Emiliana Torrini 

Fisherman's Woman

When you're sitting alone in your room, drinking cheap box wine, reading Sylvia Plath, and considering your wrists and the nearby razor, you need a soundtrack. The musty mopery of Joni Mitchell and Sarah McLachlan just won't do anymore -- you need something modern, something like Emiliana Torrini. Whereas the Icelandic-Italian singer's 2000 debut, Love in the Time of Science, was similar to Björk's thorny trip-hop, this follow-up is somber, rustic folk. The tunes feature the minutest of backings -- just treated guitar pluckings and the occasional piano, melodica, and glockenspiel accent over which the operatically trained vocalist purrs out her vocals, coating each syllable with honey like an elfin Sandy Denny. Her subjects -- an aging rebellette longing for kids, a wife yearning for her sea-faring man -- are heavy with ennui and loss, chased by death and disappointment. But Torrini isn't one to give in to misery. At one point, she whispers This life has been insane but today's been okay, repeating the last three words over and over as if they comprised a mantra. Such determination serves her -- and her melancholy listeners -- well.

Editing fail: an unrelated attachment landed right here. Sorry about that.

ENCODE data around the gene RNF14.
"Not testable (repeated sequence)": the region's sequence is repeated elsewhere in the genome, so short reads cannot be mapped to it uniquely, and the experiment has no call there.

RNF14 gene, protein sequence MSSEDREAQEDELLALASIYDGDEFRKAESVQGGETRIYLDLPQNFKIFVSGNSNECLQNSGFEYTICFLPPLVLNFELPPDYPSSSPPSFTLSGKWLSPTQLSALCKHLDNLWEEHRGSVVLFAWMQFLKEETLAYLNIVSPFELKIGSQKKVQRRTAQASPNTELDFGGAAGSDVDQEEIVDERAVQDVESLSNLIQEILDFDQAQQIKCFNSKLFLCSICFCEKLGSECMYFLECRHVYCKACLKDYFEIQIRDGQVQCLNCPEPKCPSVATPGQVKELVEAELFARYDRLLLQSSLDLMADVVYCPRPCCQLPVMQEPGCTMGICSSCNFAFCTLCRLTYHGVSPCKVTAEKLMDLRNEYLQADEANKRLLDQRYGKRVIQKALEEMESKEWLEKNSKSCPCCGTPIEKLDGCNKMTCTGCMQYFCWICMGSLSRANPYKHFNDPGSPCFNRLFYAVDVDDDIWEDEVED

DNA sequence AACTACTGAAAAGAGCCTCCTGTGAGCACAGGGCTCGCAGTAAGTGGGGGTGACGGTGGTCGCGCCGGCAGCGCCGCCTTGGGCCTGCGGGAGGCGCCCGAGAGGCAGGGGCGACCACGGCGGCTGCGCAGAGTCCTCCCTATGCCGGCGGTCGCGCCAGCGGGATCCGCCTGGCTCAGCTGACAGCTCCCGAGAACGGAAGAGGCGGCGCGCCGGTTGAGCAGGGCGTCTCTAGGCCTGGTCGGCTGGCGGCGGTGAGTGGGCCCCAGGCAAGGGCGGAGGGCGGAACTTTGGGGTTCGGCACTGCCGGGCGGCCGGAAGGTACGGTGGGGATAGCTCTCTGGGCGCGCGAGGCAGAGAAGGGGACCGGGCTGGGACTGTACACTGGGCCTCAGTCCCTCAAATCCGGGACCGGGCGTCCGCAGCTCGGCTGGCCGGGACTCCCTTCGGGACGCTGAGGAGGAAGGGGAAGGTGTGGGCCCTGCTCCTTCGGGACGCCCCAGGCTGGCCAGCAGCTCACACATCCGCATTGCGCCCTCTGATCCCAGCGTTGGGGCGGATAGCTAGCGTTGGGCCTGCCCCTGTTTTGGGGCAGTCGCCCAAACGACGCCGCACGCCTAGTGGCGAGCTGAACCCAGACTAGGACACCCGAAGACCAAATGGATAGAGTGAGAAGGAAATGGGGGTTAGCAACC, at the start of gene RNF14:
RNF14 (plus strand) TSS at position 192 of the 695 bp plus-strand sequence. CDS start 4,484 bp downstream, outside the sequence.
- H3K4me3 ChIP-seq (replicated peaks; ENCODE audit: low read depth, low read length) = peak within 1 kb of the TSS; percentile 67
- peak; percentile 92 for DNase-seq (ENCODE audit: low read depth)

Subscribe to this thread:

Add a comment

Anonymous and pseudonymous comments will be removed.

Latest in CD Reviews

Author Archives

  • Richard Thompson

    Walking On a Wire: Richard Thompson (1968-2009)
    • Oct 14, 2009
  • Various

    Children of Nuggets: Original Artyfacts from the Second Psychedelic Era 1976-1996
    • Nov 2, 2005
  • More»

Most Popular Stories

Special Reports

Taste, Fall 2016

Everything you need to know about dining in and out in the East Bay.

The Queer & Trans Issue 2016

Queer and trans coverage contributed by individuals who identify as queer or trans.

© 2016 East Bay Express    All Rights Reserved
Powered by Foundation